Canadian Journal of Philosophy, 26, pp. 333-66. 1996.
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  • Kant's Theory of Self-Consciousness.The Unity of Understanding: A Study in Kantian Problems.C. Thomas Powell - 1990 - Oxford University Press.
    From Descartes to Hume, philosophers in the seventeenth and eighteenth centuries developed a dialectic of radically conflicting claims about the nature of the self. In the Paralogisms of The Critique of Pure Reason, Kant comes to terms with this dialectic and with the character of the experiencing self. In this study, Powell seeks to elucidate these difficult texts, showing that the structure of the Paralogisms provides an essential key to understanding both Kant's critique of "rational psychology" and his theory of (...)
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  • Thought Experiments.Roy A. Sorensen - 1998 - Oxford University Press USA.
    Can merely thinking about an imaginary situation provide evidence for how the world actually is--or how it ought to be? In this lively book, Roy A. Sorensen addresses this question with an analysis of a wide variety of thought experiments ranging from aesthetics to zoology. Presenting the first general theory of thought experiment, he sets it within an evolutionary framework and integrates recent advances in experimental psychology and the history of science, with special emphasis on Ernst Mach and Thomas Kuhn. (...)
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  • The Romantic Imperative the Concept of Early German Romanticism.Frederick C. Beiser - 2003 - Harvard University Press.
  • Thought Experiments.Roy A. Sorensen - 1992 - Oxford University Press.
    Sorensen presents a general theory of thought experiments: what they are, how they work, what are their virtues and vices. On Sorensen's view, philosophy differs from science in degree, but not in kind. For this reason, he claims, it is possible to understand philosophical thought experiments by concentrating on their resemblance to scientific relatives. Lessons learned about scientific experimentation carry over to thought experiment, and vice versa. Sorensen also assesses the hazards and pseudo-hazards of thought experiments. Although he grants that (...)
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  • The Dispositionalist Conception of Laws.Alexander Bird - 2005 - Foundations of Science 10 (4):353-70.
    This paper sketches a dispositionalist conception of laws and shows how the dispositionalist should respond to certain objections. The view that properties are essentially dispositional is able to provide an account of laws that avoids the problems that face the two views of laws (the regularity and the contingent nomic necessitation views) that regard properties as categorical and laws as contingent. I discuss and reject the objections that (i) this view makes laws necessary whereas they are contingent; (ii) this view (...)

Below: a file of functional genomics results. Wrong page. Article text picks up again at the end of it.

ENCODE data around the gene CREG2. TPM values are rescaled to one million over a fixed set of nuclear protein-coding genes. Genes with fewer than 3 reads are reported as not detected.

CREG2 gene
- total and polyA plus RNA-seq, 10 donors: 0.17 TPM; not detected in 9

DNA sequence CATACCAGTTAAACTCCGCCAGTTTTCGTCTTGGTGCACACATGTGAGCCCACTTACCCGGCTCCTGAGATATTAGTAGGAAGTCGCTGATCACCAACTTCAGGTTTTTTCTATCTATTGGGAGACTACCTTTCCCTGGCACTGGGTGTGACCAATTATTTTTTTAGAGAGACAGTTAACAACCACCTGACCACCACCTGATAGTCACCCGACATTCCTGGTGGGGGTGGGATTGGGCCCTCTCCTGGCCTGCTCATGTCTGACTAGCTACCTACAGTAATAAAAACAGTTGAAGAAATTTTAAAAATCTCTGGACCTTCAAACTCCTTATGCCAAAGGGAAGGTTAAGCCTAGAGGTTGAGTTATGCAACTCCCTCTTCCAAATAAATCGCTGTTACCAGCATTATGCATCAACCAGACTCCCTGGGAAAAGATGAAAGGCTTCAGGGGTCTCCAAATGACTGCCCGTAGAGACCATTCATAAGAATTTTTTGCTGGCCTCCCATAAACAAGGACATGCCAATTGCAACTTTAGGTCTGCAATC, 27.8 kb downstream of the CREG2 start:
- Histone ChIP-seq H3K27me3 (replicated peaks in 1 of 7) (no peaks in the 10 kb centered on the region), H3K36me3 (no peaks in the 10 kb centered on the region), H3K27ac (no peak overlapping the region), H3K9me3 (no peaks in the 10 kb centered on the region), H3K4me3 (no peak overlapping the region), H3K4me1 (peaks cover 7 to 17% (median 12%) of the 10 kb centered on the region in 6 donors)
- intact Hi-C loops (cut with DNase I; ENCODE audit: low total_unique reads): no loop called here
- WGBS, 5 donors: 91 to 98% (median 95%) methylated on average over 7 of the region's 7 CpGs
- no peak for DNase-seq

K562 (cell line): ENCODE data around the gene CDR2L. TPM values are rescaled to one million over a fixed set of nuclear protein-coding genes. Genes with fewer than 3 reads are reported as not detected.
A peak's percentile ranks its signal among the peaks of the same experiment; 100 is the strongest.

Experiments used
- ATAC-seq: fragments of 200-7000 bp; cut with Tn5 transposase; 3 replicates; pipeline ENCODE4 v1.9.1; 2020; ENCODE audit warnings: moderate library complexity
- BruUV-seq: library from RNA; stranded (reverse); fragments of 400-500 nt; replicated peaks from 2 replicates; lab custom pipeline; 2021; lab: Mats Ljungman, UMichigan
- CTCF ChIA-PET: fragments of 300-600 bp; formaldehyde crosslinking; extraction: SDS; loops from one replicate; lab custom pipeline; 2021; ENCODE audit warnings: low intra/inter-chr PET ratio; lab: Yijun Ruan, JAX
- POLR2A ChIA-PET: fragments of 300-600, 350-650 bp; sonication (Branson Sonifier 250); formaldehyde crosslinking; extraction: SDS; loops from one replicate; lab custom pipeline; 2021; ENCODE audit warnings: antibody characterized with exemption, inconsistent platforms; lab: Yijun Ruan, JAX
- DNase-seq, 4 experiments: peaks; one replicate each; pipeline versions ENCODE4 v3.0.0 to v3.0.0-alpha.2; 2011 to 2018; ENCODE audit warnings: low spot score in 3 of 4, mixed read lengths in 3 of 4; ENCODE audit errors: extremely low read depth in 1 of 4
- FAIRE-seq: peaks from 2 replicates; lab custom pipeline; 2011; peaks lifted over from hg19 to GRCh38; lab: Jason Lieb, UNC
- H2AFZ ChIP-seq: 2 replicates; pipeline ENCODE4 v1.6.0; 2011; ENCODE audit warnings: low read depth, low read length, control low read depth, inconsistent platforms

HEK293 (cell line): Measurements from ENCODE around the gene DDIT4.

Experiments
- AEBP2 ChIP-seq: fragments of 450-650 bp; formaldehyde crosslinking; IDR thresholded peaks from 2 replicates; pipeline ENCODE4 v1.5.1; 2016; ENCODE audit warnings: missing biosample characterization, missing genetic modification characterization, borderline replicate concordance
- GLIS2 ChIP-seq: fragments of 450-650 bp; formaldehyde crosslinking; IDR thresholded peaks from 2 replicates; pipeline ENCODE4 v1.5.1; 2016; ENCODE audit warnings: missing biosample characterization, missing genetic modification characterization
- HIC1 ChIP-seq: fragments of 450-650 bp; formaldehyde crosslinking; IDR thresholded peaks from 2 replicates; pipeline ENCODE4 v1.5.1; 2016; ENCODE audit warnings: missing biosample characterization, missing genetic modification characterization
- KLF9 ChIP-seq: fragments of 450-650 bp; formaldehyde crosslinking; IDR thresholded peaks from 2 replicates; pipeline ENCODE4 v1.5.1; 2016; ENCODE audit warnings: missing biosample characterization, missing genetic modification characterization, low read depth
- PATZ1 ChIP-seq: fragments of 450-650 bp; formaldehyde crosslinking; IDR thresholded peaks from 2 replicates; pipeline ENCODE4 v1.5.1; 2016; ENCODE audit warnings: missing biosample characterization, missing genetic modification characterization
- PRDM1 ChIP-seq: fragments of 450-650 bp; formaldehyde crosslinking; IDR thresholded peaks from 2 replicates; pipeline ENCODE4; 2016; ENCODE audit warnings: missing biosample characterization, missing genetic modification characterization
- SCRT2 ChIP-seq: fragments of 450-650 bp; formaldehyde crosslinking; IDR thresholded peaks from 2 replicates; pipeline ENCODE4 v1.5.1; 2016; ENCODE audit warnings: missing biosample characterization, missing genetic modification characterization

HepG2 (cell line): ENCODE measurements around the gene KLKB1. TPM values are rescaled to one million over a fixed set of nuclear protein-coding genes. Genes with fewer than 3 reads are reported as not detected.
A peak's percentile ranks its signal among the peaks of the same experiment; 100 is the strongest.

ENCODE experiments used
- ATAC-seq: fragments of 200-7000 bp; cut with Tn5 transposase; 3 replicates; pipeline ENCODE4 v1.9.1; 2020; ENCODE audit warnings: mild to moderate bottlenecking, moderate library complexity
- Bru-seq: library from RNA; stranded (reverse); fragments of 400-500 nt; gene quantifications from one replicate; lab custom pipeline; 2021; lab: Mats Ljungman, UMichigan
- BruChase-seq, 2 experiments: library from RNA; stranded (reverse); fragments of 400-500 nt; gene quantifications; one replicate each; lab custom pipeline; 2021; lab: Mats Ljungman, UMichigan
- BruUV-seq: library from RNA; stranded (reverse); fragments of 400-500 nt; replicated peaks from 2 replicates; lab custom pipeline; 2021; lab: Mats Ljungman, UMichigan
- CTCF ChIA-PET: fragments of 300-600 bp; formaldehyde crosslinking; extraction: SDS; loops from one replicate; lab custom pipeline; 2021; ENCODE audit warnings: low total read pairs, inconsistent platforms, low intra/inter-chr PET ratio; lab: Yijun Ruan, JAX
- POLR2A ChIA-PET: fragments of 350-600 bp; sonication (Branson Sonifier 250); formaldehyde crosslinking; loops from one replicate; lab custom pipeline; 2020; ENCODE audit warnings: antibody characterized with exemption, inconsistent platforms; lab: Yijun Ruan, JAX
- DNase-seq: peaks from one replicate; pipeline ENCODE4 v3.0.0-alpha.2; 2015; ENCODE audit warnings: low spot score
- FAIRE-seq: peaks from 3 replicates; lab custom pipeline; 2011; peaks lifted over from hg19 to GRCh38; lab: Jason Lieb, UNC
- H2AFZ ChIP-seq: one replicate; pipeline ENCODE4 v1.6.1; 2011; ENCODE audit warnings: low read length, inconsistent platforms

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  • The AHA! Experience: Creativity Through Emergent Binding in Neural Networks.Paul Thagard & Terrence C. Stewart - 2011 - Cognitive Science 35 (1):1-33.
    Many kinds of creativity result from combination of mental representations. This paper provides a computational account of how creative thinking can arise from combining neural patterns into ones that are potentially novel and useful. We defend the hypothesis that such combinations arise from mechanisms that bind together neural activity by a process of convolution, a mathematical operation that interweaves structures. We describe computer simulations that show the feasibility of using convolution to produce emergent patterns of neural activity that can support (...)
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  • Thought Experiments.Rachel Cooper - 2005 - Metaphilosophy 36 (3):328-347.
    : This article seeks to explain how thought experiments work, and also the reasons why they can fail. It is divided into four sections. The first argues that thought experiments in philosophy and science should be treated together. The second examines existing accounts of thought experiments and shows why they are inadequate. The third proposes a better account of thought experiments. According to this account, a thought experimenter manipulates her worldview in accord with the “what if” questions posed by a (...)
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  • "Experiments of Pure Reason": Kantianism and Thought Experiments in Science.Yiftach J. H. Fehige - 2012 - Epistemologia 35 (1):141-160.